Nail disease is a characteristic manifestation of the psoriatic disease spectrum but is poorly understood.
Given the intrinsically high spatial resolution imaging capabilities of optical coherence tomography (OCT), we assessed its value in psoriatic nail disease compared to high-resolution ultrasonography (US).
All fingernails in a psoriatic arthritis patient with nail changes were scanned with OCT, and findings were compared with high-resolution US.
US showed loss of trilaminar appearance in all nails, resulting in the nail plate being visualized as a single hyperechoic layer with inhomogeneous thickness. The OCT images showed much higher-resolution changes with prominent thickening in the ventral plate at the nail bed which was grossly inhomogeneous, 'eroded' and irregularly fused with the underlying epidermis, which correlated with the clinical observation of subungal hyperakeratosis.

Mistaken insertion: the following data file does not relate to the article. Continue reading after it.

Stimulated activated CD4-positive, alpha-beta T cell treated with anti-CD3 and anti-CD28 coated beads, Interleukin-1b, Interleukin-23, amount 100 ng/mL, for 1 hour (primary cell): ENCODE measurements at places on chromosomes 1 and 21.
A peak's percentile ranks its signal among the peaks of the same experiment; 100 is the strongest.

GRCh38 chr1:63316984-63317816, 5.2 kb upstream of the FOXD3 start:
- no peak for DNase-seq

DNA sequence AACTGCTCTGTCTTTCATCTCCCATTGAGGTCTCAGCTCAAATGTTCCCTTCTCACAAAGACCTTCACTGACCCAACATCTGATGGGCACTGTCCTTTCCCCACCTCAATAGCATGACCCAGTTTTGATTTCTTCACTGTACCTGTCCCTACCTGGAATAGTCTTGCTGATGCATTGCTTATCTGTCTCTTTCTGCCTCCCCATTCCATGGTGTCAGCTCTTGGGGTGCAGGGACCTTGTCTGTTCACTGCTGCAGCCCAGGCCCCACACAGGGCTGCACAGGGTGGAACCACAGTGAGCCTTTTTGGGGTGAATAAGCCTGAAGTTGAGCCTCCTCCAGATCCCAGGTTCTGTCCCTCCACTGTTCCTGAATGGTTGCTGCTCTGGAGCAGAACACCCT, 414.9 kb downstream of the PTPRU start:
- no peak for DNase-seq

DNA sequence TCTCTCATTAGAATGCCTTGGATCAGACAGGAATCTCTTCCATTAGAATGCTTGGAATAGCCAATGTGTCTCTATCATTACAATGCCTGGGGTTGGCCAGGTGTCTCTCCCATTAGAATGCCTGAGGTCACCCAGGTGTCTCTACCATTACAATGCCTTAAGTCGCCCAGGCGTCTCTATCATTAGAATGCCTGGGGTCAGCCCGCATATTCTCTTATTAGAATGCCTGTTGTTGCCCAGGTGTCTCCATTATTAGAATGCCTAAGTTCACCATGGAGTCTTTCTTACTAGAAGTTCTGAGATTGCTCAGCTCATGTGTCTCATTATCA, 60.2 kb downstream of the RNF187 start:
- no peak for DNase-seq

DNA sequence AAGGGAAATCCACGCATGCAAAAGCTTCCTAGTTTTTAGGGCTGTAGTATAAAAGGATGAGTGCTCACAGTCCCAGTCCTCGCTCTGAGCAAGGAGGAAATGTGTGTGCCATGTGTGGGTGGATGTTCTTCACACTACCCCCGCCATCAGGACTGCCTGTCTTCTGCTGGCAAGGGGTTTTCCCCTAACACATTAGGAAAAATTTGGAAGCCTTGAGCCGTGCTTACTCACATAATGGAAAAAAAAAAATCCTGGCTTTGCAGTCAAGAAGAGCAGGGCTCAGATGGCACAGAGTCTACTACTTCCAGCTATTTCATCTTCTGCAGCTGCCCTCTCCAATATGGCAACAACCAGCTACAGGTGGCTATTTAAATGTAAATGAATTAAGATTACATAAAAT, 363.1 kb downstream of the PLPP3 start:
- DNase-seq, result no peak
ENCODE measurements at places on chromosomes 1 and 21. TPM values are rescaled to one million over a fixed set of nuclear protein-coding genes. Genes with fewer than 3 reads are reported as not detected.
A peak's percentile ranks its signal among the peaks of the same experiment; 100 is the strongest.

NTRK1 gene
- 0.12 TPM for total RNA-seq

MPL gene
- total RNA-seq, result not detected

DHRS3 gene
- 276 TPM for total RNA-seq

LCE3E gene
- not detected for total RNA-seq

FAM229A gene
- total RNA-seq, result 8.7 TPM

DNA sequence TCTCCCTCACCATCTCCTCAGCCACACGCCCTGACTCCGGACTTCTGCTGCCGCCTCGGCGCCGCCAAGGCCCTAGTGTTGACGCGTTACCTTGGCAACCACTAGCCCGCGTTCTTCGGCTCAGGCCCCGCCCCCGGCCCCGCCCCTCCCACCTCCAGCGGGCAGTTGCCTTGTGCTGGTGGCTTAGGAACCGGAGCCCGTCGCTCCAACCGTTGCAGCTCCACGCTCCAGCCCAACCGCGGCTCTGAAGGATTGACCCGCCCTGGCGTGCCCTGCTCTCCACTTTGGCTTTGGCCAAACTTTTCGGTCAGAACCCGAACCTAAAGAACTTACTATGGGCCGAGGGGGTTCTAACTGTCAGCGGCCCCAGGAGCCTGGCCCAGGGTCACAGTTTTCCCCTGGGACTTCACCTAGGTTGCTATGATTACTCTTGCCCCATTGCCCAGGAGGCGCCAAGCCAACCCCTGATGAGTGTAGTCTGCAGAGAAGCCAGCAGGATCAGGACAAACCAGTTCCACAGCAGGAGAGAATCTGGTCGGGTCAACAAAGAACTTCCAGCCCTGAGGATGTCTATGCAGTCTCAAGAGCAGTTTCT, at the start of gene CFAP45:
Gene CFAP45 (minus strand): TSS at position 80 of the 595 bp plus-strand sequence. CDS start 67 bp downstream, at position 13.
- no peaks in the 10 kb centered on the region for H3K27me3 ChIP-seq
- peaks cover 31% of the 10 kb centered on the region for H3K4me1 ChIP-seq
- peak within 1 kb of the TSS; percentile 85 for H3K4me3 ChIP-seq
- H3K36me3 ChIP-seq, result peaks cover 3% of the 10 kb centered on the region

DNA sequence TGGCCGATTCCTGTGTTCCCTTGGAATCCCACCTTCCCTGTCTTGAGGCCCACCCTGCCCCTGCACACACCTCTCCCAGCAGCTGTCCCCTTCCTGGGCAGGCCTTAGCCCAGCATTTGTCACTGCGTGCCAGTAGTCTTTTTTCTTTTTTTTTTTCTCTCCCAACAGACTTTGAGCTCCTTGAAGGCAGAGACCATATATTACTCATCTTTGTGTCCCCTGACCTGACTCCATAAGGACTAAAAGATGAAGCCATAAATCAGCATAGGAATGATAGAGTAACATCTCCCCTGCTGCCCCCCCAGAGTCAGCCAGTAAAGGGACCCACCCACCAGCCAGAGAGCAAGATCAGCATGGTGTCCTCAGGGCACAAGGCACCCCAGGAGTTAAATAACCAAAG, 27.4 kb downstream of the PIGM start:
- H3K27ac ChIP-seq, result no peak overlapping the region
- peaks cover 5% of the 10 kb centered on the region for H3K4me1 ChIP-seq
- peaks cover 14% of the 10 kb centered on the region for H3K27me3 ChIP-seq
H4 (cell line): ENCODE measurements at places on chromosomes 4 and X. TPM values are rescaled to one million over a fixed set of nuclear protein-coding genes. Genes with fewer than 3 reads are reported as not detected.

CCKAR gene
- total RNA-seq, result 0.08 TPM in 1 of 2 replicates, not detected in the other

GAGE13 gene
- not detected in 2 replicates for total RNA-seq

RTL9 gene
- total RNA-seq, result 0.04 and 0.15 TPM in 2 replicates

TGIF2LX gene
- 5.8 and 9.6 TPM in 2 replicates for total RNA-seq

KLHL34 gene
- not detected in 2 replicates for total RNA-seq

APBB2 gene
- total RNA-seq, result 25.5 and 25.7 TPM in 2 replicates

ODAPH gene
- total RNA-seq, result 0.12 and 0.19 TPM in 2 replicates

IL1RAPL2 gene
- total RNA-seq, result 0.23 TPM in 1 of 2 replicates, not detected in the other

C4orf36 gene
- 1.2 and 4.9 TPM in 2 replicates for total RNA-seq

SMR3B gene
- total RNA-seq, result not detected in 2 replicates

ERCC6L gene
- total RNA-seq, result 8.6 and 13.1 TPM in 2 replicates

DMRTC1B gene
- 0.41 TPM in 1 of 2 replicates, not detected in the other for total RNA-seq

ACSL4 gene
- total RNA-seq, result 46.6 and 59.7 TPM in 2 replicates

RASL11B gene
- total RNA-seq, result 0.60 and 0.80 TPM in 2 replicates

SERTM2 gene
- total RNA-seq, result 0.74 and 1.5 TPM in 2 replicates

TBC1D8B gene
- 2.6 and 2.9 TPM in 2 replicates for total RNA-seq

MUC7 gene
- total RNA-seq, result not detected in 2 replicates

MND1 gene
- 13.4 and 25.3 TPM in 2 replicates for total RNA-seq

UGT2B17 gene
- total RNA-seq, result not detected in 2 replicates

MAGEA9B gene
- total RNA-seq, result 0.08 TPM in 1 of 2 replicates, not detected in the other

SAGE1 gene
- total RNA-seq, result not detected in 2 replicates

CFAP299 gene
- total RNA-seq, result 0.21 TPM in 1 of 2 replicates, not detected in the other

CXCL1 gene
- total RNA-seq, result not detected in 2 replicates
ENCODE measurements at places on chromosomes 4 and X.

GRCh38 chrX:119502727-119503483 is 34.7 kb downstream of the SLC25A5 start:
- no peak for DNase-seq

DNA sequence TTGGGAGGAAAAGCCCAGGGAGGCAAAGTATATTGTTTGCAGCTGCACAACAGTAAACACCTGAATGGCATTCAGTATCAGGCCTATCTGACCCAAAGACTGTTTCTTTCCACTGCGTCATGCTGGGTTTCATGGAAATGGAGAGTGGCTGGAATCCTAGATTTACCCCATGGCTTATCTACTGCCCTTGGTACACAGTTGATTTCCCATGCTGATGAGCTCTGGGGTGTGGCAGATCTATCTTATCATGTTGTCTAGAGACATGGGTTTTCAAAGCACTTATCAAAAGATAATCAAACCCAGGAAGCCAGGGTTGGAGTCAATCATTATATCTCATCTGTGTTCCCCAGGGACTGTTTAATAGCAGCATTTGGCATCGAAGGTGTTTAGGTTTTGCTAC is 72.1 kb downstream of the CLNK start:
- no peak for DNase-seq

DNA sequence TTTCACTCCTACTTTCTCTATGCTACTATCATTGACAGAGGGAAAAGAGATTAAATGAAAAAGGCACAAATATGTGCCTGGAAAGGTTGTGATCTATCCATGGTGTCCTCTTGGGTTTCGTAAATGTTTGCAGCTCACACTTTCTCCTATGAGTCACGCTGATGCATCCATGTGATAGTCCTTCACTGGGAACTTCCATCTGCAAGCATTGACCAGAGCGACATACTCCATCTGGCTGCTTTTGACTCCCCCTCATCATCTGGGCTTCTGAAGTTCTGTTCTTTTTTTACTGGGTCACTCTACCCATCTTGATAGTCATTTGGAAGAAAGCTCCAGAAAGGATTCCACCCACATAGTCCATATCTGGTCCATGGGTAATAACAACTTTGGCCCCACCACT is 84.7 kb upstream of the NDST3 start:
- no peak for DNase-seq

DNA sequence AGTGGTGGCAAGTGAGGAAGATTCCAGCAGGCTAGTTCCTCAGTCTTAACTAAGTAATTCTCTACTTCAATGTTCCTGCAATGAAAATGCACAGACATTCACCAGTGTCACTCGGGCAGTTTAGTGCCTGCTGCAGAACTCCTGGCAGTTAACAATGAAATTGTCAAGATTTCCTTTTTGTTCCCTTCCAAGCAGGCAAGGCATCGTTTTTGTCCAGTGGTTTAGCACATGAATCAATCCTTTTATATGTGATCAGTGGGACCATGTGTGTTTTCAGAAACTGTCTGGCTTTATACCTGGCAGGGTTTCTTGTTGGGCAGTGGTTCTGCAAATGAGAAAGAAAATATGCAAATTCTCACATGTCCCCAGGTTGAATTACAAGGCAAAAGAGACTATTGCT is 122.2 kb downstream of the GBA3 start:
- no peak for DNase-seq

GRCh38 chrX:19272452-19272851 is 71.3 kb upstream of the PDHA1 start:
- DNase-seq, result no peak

OCT has considerable potential for the evaluation of psoriatic nail disease and may be superior to US.
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